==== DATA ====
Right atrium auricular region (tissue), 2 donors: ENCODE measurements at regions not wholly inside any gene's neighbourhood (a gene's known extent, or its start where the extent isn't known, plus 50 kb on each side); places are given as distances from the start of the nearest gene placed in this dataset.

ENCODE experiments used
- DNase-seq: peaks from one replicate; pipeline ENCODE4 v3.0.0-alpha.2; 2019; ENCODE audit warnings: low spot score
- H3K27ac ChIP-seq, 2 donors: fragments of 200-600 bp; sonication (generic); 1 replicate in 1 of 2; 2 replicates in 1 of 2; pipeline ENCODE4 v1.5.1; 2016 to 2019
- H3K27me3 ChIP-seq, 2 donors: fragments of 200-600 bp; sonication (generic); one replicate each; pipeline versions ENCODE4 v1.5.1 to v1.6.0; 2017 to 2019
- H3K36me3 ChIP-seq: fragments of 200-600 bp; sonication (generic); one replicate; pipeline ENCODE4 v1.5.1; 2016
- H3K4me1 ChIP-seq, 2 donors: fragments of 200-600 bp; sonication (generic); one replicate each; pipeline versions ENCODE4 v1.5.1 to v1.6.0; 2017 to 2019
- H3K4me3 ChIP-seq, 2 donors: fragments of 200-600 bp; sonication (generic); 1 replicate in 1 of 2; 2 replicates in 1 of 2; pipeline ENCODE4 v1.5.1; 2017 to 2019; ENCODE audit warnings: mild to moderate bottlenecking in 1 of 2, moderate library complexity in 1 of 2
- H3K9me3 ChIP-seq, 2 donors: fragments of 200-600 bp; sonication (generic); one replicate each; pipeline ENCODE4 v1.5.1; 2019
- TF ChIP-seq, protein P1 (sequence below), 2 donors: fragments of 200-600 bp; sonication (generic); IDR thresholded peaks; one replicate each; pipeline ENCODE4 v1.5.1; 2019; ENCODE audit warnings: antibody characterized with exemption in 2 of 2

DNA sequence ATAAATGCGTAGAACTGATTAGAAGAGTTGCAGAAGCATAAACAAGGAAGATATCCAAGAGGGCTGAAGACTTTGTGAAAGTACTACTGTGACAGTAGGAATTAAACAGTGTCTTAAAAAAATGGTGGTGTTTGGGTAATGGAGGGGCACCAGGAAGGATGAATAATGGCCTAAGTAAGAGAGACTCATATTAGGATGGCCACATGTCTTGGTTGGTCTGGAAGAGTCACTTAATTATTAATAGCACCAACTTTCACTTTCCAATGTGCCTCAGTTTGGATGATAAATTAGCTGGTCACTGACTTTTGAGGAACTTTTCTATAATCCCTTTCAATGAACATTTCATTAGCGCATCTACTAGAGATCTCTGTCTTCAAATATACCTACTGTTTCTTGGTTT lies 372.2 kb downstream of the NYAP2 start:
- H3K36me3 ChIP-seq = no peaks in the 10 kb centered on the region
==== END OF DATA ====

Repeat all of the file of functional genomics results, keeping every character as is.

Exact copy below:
Right atrium auricular region (tissue), 2 donors: ENCODE measurements at regions not wholly inside any gene's neighbourhood (a gene's known extent, or its start where the extent isn't known, plus 50 kb on each side); places are given as distances from the start of the nearest gene placed in this dataset.

ENCODE experiments used
- DNase-seq: peaks from one replicate; pipeline ENCODE4 v3.0.0-alpha.2; 2019; ENCODE audit warnings: low spot score
- H3K27ac ChIP-seq, 2 donors: fragments of 200-600 bp; sonication (generic); 1 replicate in 1 of 2; 2 replicates in 1 of 2; pipeline ENCODE4 v1.5.1; 2016 to 2019
- H3K27me3 ChIP-seq, 2 donors: fragments of 200-600 bp; sonication (generic); one replicate each; pipeline versions ENCODE4 v1.5.1 to v1.6.0; 2017 to 2019
- H3K36me3 ChIP-seq: fragments of 200-600 bp; sonication (generic); one replicate; pipeline ENCODE4 v1.5.1; 2016
- H3K4me1 ChIP-seq, 2 donors: fragments of 200-600 bp; sonication (generic); one replicate each; pipeline versions ENCODE4 v1.5.1 to v1.6.0; 2017 to 2019
- H3K4me3 ChIP-seq, 2 donors: fragments of 200-600 bp; sonication (generic); 1 replicate in 1 of 2; 2 replicates in 1 of 2; pipeline ENCODE4 v1.5.1; 2017 to 2019; ENCODE audit warnings: mild to moderate bottlenecking in 1 of 2, moderate library complexity in 1 of 2
- H3K9me3 ChIP-seq, 2 donors: fragments of 200-600 bp; sonication (generic); one replicate each; pipeline ENCODE4 v1.5.1; 2019
- TF ChIP-seq, protein P1 (sequence below), 2 donors: fragments of 200-600 bp; sonication (generic); IDR thresholded peaks; one replicate each; pipeline ENCODE4 v1.5.1; 2019; ENCODE audit warnings: antibody characterized with exemption in 2 of 2

DNA sequence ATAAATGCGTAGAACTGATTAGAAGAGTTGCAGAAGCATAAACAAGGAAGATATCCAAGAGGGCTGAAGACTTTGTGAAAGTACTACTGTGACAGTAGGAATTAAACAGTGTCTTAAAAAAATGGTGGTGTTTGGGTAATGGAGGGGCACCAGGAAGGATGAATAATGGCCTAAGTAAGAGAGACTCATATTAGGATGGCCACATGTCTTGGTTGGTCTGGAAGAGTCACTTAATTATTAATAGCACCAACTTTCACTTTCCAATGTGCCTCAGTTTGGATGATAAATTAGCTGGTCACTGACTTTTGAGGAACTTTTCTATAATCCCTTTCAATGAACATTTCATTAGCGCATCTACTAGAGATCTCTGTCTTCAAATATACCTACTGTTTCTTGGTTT lies 372.2 kb downstream of the NYAP2 start:
- H3K36me3 ChIP-seq = no peaks in the 10 kb centered on the region